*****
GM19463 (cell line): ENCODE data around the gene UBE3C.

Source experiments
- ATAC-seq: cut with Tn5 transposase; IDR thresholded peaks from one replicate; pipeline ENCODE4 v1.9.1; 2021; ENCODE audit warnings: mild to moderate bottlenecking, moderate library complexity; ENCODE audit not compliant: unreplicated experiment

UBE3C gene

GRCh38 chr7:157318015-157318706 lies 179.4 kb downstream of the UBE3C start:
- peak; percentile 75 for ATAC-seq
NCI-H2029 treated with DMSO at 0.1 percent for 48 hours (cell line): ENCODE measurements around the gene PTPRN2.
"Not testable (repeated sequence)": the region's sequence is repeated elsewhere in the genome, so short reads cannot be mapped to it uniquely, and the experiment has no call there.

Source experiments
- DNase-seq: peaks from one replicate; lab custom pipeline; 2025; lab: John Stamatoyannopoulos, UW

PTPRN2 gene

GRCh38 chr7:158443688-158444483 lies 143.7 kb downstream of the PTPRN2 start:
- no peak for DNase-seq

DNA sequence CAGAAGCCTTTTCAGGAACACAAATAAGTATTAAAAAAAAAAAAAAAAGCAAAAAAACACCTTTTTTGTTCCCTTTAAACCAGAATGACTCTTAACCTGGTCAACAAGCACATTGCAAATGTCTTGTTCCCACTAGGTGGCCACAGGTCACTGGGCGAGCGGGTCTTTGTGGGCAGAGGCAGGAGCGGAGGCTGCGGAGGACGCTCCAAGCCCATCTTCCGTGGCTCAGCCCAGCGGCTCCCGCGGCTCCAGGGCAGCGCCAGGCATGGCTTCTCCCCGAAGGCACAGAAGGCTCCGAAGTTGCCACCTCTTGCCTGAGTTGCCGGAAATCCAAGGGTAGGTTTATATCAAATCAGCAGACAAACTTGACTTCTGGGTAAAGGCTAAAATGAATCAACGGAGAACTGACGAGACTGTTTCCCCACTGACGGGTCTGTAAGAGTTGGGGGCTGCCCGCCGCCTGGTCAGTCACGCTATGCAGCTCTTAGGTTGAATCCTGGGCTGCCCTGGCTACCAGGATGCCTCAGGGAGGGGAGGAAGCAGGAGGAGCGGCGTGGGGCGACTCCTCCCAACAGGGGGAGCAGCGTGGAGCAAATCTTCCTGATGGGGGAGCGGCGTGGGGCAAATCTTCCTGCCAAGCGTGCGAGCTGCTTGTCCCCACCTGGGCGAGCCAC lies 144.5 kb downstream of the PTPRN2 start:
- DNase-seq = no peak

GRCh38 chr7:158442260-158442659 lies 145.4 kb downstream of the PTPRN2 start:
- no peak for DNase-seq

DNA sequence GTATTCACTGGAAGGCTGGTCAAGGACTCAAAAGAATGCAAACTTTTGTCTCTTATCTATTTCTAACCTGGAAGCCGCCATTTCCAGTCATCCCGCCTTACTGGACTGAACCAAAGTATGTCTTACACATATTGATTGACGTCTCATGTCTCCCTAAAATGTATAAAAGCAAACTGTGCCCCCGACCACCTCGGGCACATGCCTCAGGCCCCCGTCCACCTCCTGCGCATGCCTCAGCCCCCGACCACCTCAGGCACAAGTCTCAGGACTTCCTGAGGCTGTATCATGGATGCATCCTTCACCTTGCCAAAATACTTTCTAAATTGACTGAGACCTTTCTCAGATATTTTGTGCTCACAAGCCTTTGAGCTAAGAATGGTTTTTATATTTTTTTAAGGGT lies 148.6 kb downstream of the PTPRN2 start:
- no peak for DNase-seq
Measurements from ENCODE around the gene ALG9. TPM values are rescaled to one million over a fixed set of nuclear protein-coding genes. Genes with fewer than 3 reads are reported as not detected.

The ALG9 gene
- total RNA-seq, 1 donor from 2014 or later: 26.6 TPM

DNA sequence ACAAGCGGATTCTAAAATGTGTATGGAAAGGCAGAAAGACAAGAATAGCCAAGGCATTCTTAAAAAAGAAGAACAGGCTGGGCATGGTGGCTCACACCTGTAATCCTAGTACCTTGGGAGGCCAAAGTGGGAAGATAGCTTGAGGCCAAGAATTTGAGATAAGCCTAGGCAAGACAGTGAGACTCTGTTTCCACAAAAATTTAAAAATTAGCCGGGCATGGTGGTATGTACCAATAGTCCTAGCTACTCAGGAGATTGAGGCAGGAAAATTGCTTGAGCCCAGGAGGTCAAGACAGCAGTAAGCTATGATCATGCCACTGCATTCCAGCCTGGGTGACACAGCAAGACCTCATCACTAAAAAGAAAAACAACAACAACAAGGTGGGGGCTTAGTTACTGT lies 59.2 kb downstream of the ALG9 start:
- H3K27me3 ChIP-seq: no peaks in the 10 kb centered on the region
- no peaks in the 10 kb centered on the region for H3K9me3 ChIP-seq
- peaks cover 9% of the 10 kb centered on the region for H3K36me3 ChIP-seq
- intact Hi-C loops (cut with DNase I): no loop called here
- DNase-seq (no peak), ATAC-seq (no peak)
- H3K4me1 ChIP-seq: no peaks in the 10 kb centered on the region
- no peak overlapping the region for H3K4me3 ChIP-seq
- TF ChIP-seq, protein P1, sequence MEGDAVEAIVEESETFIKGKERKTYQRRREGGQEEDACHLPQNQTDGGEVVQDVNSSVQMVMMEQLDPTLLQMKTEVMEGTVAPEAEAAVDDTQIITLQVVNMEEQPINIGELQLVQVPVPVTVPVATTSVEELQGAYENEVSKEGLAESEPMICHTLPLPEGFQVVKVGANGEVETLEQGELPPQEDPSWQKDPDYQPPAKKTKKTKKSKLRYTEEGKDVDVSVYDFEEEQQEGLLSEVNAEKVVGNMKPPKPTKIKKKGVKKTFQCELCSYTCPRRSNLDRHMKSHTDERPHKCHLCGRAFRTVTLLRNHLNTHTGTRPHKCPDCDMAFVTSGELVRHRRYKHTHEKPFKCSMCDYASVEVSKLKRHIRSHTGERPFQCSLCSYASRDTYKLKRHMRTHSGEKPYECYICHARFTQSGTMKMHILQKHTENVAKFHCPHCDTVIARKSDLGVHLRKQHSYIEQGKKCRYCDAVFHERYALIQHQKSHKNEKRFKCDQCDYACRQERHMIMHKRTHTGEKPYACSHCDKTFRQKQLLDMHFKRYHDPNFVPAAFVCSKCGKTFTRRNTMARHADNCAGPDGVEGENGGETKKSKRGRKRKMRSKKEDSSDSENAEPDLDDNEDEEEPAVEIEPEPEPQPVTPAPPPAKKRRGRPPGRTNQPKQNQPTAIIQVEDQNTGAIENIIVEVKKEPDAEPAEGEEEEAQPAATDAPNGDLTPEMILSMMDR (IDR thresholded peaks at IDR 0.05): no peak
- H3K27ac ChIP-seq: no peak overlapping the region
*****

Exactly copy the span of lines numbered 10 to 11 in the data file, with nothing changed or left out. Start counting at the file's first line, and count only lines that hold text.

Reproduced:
- DNase-seq: peaks from one replicate; lab custom pipeline; 2025; lab: John Stamatoyannopoulos, UW

PTPRN2 gene